Not that Australian English isn’t proper…
English is so widely and variously spoken that it barely can be called a single language. That hasn’t stopped grammar stickler Simon Heffer from trying to re-establish order. The man is seriously old school, and he doesn’t like what any of Britain’s new schools are teaching –or failing to teach — about English usage. We take a trip with Heffer to a school in Suffolk, where he makes the case for his version of correct English: the difference, for example, between I will and I shall. Heffer doesn’t like it when English speakers get in a muddle over foreign terms. The Italian term panini, meaning sandwiches, has essentially become an English word. Most of us either don’t know or don’t worry that panini is plural. Heffer, though, does. If he’s buying just one sandwich, he will insist on asking for a panino.
No-one’s going to arrest him for that.
Heffer, of course, is far from alone in trying to control our use of the language, before it descends into hellish and unseemly chaos, no doubt taking us with it. In the eighteenth century, English bishop Robert Lowth tried something far more proactive: he laid out a set of grammar rules for English that were, essentially, borrowed from Latin. To that end, he criticized the likes of Shakespeare, Donne and Milton for their “false syntax”. Podcast contributor Elise Hahl says Lowth partially won his fight for the Latinization of English grammar. She says that to this day, English is the poorer for it. That said, we hold up Shakespeare today as the numero uno Literary God of the English language, not least because of his inventive rule-breaking. So maybe Shakespeare and loose English got their revenge.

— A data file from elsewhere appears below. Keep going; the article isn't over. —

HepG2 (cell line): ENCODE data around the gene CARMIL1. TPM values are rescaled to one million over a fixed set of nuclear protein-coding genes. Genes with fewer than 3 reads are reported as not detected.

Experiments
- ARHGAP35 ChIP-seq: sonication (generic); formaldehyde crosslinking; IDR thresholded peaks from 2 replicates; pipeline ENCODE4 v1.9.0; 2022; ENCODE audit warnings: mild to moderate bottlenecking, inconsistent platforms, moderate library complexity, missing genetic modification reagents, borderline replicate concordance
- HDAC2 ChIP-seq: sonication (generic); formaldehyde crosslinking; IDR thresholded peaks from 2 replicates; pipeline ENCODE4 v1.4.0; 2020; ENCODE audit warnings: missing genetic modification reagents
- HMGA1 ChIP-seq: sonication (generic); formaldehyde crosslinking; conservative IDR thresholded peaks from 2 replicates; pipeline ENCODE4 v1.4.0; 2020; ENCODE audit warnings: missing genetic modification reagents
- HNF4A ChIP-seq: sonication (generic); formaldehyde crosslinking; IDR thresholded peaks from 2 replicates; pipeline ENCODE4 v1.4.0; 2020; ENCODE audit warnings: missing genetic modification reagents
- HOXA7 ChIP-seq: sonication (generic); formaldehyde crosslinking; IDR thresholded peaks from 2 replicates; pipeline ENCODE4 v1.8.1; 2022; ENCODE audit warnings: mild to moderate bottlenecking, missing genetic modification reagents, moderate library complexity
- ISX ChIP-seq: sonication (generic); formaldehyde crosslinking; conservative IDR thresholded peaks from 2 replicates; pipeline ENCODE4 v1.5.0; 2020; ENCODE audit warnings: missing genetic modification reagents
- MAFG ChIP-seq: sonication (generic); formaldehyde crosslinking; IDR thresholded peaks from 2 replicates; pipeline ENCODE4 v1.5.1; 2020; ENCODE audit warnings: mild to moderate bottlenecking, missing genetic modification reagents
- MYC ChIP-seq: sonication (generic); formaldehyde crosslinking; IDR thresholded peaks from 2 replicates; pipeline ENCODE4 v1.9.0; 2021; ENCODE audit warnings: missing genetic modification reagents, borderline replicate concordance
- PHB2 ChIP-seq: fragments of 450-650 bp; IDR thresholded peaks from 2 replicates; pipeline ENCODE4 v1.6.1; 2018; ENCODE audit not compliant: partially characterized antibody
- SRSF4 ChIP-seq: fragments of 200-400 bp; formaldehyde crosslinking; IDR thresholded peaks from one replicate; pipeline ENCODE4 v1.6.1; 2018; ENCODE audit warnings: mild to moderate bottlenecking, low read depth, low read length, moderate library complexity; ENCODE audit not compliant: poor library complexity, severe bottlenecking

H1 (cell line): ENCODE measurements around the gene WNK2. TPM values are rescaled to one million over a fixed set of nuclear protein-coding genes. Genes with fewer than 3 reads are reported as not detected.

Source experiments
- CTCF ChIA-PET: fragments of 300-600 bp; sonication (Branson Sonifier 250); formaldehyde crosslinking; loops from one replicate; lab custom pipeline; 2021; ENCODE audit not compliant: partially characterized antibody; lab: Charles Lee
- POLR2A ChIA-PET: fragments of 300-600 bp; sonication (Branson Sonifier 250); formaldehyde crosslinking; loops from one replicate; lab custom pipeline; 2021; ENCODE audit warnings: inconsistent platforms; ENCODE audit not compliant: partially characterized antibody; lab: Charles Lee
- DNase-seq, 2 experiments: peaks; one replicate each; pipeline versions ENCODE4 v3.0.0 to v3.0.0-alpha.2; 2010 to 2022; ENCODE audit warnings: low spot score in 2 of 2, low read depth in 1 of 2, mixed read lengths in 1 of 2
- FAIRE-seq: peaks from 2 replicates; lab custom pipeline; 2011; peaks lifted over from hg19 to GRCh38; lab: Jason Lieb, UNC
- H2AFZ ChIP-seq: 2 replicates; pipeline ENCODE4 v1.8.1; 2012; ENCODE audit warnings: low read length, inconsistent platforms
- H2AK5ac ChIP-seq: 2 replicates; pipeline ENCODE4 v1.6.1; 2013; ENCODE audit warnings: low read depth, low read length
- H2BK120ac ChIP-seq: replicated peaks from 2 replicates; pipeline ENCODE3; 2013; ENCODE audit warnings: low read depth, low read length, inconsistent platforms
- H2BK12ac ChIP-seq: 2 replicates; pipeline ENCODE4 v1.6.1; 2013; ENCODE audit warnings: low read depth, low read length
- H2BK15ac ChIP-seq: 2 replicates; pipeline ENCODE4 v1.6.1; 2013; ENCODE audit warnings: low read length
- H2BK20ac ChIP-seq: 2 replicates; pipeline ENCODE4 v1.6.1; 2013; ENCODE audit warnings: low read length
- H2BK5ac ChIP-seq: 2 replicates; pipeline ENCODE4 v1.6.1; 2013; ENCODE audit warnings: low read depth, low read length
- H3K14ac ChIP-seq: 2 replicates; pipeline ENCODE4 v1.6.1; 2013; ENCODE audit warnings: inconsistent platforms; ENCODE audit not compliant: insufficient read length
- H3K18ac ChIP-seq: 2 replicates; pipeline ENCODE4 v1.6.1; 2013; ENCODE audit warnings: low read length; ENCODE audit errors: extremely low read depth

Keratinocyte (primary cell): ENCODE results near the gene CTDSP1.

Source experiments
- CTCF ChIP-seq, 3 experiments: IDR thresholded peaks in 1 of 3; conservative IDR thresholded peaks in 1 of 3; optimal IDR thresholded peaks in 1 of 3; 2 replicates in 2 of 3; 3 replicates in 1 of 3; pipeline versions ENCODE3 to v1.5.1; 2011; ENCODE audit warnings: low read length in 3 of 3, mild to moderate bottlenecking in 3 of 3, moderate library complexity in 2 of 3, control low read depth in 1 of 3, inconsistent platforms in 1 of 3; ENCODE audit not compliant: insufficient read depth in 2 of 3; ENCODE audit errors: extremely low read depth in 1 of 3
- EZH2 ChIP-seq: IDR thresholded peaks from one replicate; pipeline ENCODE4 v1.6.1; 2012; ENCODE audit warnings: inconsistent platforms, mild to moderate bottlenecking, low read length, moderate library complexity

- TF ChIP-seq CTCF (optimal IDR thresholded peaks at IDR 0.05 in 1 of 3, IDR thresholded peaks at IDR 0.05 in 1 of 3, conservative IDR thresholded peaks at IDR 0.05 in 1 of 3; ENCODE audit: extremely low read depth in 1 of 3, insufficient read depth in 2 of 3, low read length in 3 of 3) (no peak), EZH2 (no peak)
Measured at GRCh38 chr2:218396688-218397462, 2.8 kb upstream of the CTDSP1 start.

Also in the pod, poet Les Murray describes some of the more colorful expressions of Australian English: papped, for example, means snapped by paperazzi (or, I suppose, paperazzo if there’s only one photographer, yes Simon?); a window licker means a voyeur. The keeper of the Australian English flame, by the way, is the Macquarie Dictionary, well worth checking out.
Finally, we check in on a language school in India where the teachers have a strong sense of what constitutes proper English. Mr Heffer might approve.
For more on the endless variations of English, check out our discussion of Rotten English in this podcast from 2008.